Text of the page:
Folliculitis is the infection of hair follicles. Folliculitis can affect both women and men. It can also occur at any age. It can develop on any part of the body. But it is most likely to occur on the scalp, face, or parts of the arms, armpits, or legs which is not usually covered by clothing. Folliculitis usually appears as small, white-headed pimples around one or more hair follicles the tiny pockets from which each hair grows.
It is usually caused by bacteria, especially the type called staph (Staphylococcus). It can also be caused by yeast and another type of fungus. Folliculitis caused by a fungus is most often seen in people who have trouble fighting infections because they have an impaired immune system. Exposure of the skin to certain chemicals, especially oils and tars, can trigger an outbreak. People with depressed immune systems, diabetes, or obesity have a greater risk of contracting folliculitis than the general population.
Other ways hair follicles can be damaged are:
- Excess perspiration
- Use of plastic dressings or adhesive tape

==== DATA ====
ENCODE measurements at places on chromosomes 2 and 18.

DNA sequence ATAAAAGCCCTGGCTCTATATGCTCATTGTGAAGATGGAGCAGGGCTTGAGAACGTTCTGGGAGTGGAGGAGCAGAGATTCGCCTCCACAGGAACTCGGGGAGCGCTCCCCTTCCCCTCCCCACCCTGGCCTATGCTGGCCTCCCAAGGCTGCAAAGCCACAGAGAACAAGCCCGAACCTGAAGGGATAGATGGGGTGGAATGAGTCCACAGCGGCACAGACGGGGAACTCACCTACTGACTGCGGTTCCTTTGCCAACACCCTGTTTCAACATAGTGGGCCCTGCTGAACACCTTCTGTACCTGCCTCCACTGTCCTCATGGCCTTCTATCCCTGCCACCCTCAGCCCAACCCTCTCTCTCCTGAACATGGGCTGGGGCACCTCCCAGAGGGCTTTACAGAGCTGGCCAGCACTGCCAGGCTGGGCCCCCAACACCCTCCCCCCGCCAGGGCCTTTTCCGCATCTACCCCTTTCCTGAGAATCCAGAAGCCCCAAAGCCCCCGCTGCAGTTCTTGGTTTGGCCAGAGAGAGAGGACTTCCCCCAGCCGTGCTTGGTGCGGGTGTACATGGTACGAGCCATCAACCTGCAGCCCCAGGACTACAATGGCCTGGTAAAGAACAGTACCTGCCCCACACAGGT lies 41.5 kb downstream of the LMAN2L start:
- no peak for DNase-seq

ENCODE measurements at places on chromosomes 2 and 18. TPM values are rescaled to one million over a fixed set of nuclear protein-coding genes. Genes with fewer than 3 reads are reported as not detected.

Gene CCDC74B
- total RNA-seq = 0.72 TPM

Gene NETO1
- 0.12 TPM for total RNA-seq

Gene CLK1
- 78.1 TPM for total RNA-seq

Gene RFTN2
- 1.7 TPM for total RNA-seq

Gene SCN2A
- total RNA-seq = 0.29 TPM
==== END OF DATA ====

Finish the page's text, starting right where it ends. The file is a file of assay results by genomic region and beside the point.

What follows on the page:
- Exposure to coal tar, pitch or creosote
Folliculitis begins as a red, tender area at or near the base of one or more strands of hair. It turns into a small, raised area of skin that contains pus (pustule) and often itches or burns. When these pustules break open, they may drain pus and/or blood.
The appearance may vary from person to person but generally the symptoms include:
- a reddened rash.
- raised, red, often pus filled lesions around hair follicles (pimples).
- pimples will eventually crust over and occur in areas of a high concentration of hair follicles such as the face (especially in the area of men's beards and moustaches), under the arms, the scalp, and in the groin.
- itching at the site of the rash and pimples.
Sometimes folliculitis goes away on its own in two or three days, but persistent or recurring cases are likely to require treatment. The therapy your doctor recommends will depend on the type and severity of your infection.Treatment may not be needed, as the mild form of the disease usually clears on its own. Oral or topical anti-pruritics (anti-itch medications) may be used.
If you have folliculitis, avoid shaving the infected area. If you must shave, change the razor blade each time. Try using depilatory creams and lotions, which remove hair without shaving. These products are not recommended for use more often than once or twice a week.
Daily doses of 30-50 mg zinc and 1,000-5,000 mg Vitamin C (taken in equal amounts at several times during the day), and 300-2,000 mg bioflavinoids can also strengthen the body's infection-fighting ability.